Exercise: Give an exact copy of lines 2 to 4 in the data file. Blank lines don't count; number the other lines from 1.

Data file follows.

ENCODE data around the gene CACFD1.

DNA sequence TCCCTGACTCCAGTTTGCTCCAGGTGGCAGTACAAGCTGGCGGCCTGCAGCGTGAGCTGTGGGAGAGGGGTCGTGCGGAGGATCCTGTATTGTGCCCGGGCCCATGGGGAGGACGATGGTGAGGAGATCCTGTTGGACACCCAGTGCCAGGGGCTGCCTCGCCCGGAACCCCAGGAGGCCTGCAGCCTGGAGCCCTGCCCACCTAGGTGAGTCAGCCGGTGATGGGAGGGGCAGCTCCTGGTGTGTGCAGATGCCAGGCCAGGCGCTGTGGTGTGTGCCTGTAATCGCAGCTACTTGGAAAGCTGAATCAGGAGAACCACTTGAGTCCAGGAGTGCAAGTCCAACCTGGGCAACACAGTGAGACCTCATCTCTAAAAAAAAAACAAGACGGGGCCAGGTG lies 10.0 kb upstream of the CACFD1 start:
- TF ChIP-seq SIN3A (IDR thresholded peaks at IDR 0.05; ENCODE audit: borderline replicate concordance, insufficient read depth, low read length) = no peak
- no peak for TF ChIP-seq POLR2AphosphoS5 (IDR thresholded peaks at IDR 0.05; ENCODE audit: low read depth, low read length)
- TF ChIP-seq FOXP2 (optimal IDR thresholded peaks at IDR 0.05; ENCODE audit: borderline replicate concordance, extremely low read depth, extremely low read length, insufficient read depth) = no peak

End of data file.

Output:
DNA sequence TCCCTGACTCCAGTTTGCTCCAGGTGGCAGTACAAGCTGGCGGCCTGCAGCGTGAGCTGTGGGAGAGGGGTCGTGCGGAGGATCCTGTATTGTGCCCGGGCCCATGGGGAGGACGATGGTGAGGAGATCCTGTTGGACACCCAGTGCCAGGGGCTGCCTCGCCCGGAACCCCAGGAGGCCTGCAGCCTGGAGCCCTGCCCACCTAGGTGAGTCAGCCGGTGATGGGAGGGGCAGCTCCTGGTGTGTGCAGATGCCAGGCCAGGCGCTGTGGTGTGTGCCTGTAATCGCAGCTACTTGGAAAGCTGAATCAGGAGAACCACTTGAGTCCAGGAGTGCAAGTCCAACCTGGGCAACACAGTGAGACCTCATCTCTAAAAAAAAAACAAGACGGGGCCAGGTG lies 10.0 kb upstream of the CACFD1 start:
- TF ChIP-seq SIN3A (IDR thresholded peaks at IDR 0.05; ENCODE audit: borderline replicate concordance, insufficient read depth, low read length) = no peak
- no peak for TF ChIP-seq POLR2AphosphoS5 (IDR thresholded peaks at IDR 0.05; ENCODE audit: low read depth, low read length)